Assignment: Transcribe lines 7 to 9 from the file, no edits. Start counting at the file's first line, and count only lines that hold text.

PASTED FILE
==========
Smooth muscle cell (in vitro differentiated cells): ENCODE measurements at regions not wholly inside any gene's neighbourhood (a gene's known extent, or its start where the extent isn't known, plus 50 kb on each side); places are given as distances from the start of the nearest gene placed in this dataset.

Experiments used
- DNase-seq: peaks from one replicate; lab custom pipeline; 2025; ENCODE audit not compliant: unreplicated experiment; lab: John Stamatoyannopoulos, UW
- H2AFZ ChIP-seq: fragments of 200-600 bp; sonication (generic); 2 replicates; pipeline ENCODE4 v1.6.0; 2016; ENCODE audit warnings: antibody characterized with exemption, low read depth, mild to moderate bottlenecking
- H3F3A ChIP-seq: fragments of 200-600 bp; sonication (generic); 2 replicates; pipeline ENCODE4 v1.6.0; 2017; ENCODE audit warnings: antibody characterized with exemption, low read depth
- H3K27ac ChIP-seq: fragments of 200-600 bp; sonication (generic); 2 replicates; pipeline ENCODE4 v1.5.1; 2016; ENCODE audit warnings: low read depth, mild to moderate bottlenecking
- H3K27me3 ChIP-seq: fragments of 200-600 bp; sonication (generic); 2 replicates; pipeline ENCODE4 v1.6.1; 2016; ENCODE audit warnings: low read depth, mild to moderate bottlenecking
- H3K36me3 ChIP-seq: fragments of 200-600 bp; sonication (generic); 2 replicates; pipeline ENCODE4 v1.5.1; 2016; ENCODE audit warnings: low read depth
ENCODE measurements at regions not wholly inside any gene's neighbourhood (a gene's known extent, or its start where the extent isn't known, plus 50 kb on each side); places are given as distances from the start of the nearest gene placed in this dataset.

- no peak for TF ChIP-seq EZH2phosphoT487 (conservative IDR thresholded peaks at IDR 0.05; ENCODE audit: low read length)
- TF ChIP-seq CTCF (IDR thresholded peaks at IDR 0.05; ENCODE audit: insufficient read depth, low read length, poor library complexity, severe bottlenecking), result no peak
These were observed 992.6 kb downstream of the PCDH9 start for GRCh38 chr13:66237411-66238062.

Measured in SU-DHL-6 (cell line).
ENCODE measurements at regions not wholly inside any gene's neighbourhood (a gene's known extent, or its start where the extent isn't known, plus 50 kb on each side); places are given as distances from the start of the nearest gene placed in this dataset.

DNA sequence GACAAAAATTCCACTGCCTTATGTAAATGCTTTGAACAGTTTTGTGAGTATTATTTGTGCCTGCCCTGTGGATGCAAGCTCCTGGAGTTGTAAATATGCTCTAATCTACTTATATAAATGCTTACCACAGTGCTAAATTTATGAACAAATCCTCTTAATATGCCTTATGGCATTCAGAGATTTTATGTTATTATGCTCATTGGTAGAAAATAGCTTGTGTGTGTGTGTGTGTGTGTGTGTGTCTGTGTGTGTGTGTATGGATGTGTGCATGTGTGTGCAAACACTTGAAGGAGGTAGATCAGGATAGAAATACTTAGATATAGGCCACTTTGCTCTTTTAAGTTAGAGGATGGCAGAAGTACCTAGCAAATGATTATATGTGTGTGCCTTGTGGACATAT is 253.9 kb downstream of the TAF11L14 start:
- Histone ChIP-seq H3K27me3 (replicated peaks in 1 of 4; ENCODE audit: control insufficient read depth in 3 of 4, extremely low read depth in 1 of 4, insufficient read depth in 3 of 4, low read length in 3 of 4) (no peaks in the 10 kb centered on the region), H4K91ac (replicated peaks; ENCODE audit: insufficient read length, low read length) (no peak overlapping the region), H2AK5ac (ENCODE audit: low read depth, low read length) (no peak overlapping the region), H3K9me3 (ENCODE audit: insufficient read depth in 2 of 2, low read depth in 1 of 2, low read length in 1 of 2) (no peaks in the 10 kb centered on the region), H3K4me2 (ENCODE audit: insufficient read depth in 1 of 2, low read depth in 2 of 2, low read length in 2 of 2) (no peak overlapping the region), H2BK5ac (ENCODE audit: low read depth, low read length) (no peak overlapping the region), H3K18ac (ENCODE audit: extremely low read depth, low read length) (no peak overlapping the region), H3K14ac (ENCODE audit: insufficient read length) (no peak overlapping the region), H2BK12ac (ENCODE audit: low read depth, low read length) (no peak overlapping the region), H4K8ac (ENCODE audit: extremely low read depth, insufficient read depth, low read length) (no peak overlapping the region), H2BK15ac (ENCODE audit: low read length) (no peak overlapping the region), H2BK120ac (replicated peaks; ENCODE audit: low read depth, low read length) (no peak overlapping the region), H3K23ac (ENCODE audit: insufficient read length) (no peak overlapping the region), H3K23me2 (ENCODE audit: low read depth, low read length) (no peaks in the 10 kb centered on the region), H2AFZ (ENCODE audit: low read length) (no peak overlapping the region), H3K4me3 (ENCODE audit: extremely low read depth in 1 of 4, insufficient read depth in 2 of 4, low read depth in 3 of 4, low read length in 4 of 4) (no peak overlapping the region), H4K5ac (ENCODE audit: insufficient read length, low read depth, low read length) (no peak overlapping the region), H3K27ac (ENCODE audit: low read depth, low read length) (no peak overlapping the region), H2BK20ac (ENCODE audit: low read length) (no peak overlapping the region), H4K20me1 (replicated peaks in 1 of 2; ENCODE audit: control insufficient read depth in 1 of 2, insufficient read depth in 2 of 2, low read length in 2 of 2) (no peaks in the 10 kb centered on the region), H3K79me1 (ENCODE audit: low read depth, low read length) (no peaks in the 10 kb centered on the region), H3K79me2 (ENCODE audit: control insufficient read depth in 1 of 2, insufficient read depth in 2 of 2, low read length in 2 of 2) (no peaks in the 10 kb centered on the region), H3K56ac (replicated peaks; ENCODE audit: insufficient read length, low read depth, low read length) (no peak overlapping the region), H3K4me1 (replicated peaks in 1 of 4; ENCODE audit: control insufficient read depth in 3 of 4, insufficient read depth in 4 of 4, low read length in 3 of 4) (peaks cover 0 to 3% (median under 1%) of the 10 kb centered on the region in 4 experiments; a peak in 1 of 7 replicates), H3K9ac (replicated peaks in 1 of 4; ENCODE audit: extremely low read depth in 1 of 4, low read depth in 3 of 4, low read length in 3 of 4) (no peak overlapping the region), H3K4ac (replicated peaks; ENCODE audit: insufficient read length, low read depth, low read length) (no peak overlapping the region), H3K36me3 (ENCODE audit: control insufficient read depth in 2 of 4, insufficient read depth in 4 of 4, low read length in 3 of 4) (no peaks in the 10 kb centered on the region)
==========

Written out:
- H3K27me3 ChIP-seq: fragments of 200-600 bp; sonication (generic); 2 replicates; pipeline ENCODE4 v1.6.1; 2016; ENCODE audit warnings: low read depth, mild to moderate bottlenecking
- H3K36me3 ChIP-seq: fragments of 200-600 bp; sonication (generic); 2 replicates; pipeline ENCODE4 v1.5.1; 2016; ENCODE audit warnings: low read depth
ENCODE measurements at regions not wholly inside any gene's neighbourhood (a gene's known extent, or its start where the extent isn't known, plus 50 kb on each side); places are given as distances from the start of the nearest gene placed in this dataset.